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Exhibition: Anne McCahon (née Hamblett)

Exhibition: Anne McCahon (née Hamblett)
Media Release


Image: Anne Hamblett, Poppies, (1937), oil on board,
456 x 452mm Hocken Pictorial Collections

Visitors to McCahon House often want to know more about Anne McCahon. To meet the demand for this constant interest, McCahon House embarked on a journey of discovery with curator Linda Tyler, researcher Jessica Douglas and Andrew Clifford and his team at Te Uru.

The team worked closely with family members – whose enormous support has made the exhibition rich in content. In particular daughter of Anne and Colin McCahon - Victoria Carr, as consultant curator, has contributed precious ephemera, her mother’s documents and art works and penned personal memories for the exhibition catalogue.

The research journey went to the four corners of NZ to source over 52 exhibits. Featuring over 2-dozen paintings produced by Anne McCahon (née Hamblett) before her children were born, and many works following becoming a mother including sketches of her children, illustrations for the NZ School Journal and a range of her ceramics selected by her grandson Finn McCahon-Jones, the exhibition captures the spirit of a lively and courageous artist during a time when artists, both men and women, of New Zealand were pushing boundaries of identity and place.

The exhibition, presented at Te Uru Waitakere Contemporary Gallery in association McCahon House and with support from the University of Auckland, Centre for Art Studies, coincides with and celebrates the tenth anniversary of the McCahon House Museum and Artists' Residency and the 30th Anniversary of Lopdell House Gallery.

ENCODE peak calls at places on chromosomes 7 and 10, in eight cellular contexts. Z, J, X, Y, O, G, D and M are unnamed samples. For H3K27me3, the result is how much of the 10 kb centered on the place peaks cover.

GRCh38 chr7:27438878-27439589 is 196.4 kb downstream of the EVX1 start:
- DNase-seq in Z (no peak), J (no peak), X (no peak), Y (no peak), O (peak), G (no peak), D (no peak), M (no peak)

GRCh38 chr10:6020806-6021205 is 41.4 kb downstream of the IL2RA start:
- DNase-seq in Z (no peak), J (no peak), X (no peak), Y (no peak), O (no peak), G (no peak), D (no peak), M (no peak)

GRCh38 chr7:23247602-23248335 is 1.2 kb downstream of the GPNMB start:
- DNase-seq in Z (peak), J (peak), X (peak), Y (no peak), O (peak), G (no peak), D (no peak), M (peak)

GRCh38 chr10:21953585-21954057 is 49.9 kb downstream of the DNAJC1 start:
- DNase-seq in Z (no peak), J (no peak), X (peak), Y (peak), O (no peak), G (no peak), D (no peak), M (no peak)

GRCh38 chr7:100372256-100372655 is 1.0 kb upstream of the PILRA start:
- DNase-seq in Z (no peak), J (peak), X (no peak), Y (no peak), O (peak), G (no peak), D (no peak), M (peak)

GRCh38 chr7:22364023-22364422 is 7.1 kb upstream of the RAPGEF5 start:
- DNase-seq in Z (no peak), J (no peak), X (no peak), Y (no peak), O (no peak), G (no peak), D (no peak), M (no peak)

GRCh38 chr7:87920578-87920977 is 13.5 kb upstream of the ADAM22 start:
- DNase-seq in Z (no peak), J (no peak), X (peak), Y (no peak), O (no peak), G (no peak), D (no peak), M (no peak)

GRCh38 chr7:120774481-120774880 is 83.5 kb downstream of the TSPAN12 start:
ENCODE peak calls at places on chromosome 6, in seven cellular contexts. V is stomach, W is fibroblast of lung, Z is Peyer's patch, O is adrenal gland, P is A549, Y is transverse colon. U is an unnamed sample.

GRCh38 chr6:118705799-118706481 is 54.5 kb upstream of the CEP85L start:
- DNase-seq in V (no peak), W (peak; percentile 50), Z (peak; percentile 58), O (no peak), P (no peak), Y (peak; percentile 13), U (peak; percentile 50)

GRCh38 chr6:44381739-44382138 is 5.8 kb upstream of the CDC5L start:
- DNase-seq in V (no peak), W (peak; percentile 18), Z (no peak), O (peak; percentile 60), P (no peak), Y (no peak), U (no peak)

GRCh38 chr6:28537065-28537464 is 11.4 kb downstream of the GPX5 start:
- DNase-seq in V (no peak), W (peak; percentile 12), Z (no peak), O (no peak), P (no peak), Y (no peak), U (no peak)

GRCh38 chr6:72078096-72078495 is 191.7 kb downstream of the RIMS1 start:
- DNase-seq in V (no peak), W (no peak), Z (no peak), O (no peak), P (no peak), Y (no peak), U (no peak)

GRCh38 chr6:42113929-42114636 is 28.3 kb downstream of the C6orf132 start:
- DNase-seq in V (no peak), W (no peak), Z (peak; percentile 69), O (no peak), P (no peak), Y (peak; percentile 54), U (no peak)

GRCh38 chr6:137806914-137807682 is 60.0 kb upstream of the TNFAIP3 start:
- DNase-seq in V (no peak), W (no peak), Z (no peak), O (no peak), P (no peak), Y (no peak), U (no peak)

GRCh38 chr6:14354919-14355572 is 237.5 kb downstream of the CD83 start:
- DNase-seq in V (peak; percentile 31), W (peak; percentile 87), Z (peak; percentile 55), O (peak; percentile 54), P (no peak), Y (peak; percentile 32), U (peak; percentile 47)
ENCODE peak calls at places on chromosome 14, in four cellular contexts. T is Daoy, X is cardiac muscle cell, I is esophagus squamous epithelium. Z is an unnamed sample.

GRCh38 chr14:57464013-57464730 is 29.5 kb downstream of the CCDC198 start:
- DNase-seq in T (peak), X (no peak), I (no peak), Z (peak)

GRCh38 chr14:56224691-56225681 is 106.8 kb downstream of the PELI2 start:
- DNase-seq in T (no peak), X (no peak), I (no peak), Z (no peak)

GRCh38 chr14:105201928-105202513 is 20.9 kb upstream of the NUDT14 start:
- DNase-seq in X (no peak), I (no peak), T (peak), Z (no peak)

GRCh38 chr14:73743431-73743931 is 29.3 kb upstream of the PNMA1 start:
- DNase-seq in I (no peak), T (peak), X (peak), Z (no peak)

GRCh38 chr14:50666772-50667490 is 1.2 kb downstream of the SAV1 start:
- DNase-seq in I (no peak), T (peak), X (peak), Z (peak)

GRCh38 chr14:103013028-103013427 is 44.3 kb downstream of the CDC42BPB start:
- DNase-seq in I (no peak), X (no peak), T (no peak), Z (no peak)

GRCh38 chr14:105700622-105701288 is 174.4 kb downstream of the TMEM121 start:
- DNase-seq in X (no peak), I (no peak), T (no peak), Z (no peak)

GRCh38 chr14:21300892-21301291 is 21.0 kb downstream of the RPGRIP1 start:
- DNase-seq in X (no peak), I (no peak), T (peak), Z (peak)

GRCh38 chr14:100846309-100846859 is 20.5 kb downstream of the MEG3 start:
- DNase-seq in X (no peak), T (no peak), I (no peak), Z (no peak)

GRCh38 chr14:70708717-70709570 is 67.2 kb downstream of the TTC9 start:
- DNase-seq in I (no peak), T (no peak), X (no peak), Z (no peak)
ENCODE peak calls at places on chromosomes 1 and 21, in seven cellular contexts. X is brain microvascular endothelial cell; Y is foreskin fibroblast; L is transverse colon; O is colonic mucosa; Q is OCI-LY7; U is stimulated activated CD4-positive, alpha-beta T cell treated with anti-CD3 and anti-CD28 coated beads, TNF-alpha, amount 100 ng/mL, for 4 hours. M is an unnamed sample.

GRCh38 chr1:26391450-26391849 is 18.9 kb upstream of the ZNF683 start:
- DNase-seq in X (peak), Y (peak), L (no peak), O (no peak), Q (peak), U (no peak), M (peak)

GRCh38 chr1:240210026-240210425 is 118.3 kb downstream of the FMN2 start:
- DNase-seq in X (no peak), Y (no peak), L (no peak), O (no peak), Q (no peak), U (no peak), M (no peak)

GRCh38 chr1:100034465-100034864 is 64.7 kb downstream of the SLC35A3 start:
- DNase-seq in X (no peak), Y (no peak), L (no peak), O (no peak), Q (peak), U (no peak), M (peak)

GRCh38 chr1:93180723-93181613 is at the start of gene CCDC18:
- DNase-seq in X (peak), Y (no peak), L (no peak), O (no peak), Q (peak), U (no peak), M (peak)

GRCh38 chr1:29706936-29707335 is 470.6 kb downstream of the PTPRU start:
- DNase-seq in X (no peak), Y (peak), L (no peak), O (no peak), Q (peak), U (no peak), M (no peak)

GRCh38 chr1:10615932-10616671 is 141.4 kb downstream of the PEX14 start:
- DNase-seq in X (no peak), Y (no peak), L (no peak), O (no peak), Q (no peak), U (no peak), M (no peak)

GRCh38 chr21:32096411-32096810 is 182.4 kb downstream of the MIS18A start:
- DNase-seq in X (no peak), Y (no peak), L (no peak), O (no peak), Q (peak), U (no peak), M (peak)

A Table of One’s Own: The Creative Life of Anne McCahon

19 November 2016 – 12 February 2017

Te Uru Waitakere Contemporary Gallery

http://www.teuru.org.nz/index.cfm/whats-on/calendar/a-table-of-one-s-own-the-creative-life-of-anne-mccahon/

Trained in the 1930’s, Anne McCahon (nee Hamblett – 1915-1993) emerged as part of a lively South Island art scene, often venturing into the countryside on painting trips with fellow artists Doris Lusk, Toss and Edith Woollaston, and her soon-to-be husband, Colin.

Anne was a significant presence in what is now known as McCahon House, where the family lived from 1953-59, running the household, hosting guests and supplementing the family income through illustration work. The exhibition title comes from a story her children would tell, in which they recall arriving home to find their mother packing away illustration materials from the all purpose family table.


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